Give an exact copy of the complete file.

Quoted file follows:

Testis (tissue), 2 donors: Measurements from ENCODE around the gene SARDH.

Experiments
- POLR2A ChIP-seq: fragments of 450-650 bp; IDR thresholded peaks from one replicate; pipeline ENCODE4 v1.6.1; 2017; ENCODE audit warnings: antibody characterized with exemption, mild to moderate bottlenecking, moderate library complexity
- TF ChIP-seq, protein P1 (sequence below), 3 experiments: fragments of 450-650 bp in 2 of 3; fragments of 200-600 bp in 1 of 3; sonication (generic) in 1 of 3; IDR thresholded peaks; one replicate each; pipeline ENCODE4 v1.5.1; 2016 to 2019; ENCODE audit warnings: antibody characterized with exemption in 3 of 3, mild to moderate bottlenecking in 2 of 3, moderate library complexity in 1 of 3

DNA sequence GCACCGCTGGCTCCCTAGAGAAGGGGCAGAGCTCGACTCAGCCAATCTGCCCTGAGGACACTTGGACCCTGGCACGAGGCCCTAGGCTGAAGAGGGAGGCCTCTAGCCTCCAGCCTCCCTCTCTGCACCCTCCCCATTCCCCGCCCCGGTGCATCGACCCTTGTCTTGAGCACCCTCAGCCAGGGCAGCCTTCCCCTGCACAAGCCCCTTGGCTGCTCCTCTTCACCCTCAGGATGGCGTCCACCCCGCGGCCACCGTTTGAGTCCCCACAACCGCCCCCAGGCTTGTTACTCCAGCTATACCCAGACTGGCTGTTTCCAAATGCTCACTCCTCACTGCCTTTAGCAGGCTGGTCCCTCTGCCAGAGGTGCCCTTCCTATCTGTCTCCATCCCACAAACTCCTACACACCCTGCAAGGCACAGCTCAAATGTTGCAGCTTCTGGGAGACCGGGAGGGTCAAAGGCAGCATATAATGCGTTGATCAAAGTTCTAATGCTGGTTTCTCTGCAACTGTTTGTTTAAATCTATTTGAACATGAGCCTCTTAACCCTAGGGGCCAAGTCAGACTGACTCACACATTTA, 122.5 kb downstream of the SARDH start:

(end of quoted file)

Testis (tissue), 2 donors: Measurements from ENCODE around the gene SARDH.

Experiments
- POLR2A ChIP-seq: fragments of 450-650 bp; IDR thresholded peaks from one replicate; pipeline ENCODE4 v1.6.1; 2017; ENCODE audit warnings: antibody characterized with exemption, mild to moderate bottlenecking, moderate library complexity
- TF ChIP-seq, protein P1 (sequence below), 3 experiments: fragments of 450-650 bp in 2 of 3; fragments of 200-600 bp in 1 of 3; sonication (generic) in 1 of 3; IDR thresholded peaks; one replicate each; pipeline ENCODE4 v1.5.1; 2016 to 2019; ENCODE audit warnings: antibody characterized with exemption in 3 of 3, mild to moderate bottlenecking in 2 of 3, moderate library complexity in 1 of 3

DNA sequence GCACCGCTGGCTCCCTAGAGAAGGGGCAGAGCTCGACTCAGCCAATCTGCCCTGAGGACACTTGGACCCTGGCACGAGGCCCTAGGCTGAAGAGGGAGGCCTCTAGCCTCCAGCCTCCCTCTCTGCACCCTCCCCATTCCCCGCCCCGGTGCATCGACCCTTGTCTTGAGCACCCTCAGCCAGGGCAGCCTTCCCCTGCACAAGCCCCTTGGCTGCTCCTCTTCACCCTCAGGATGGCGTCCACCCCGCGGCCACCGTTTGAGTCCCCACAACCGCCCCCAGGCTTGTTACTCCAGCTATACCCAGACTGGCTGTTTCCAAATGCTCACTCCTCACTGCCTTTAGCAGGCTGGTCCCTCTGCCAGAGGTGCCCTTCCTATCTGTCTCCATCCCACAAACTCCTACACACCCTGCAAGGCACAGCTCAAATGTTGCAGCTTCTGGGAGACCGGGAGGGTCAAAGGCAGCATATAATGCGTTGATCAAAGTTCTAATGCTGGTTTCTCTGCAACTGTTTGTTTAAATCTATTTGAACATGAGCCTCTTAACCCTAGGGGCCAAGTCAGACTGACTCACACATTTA, 122.5 kb downstream of the SARDH start: